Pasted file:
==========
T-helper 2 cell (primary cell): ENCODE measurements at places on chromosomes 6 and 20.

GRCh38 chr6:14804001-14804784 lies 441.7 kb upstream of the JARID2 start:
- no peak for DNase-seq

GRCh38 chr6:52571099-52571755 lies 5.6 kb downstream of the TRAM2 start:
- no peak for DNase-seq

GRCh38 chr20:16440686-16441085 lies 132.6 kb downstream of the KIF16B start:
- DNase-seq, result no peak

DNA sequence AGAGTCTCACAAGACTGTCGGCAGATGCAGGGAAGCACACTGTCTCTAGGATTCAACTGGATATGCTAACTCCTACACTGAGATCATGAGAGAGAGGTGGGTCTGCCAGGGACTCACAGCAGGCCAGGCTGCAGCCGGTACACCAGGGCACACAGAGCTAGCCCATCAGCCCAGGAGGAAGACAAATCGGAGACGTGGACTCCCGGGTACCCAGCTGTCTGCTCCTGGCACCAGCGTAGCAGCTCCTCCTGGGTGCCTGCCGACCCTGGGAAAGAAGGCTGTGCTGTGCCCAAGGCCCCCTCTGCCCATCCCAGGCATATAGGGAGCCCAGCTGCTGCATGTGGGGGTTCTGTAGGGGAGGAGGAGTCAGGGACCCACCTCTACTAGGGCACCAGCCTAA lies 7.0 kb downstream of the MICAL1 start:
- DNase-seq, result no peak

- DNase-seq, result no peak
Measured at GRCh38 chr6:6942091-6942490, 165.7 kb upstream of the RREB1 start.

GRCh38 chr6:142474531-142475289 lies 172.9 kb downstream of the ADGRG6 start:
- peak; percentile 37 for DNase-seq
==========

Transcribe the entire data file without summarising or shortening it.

T-helper 2 cell (primary cell): ENCODE measurements at places on chromosomes 6 and 20.

GRCh38 chr6:14804001-14804784 lies 441.7 kb upstream of the JARID2 start:
- no peak for DNase-seq

GRCh38 chr6:52571099-52571755 lies 5.6 kb downstream of the TRAM2 start:
- no peak for DNase-seq

GRCh38 chr20:16440686-16441085 lies 132.6 kb downstream of the KIF16B start:
- DNase-seq, result no peak

DNA sequence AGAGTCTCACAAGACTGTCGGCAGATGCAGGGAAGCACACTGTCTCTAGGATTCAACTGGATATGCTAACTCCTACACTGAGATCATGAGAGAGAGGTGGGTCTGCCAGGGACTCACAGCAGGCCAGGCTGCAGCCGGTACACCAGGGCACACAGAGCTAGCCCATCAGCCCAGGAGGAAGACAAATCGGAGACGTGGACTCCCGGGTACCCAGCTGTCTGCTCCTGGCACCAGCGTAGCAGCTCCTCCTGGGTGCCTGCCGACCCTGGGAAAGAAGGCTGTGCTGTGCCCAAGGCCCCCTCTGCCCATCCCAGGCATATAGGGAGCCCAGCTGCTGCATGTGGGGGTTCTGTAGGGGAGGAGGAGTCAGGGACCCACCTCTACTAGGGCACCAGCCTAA lies 7.0 kb downstream of the MICAL1 start:
- DNase-seq, result no peak

- DNase-seq, result no peak
Measured at GRCh38 chr6:6942091-6942490, 165.7 kb upstream of the RREB1 start.

GRCh38 chr6:142474531-142475289 lies 172.9 kb downstream of the ADGRG6 start:
- peak; percentile 37 for DNase-seq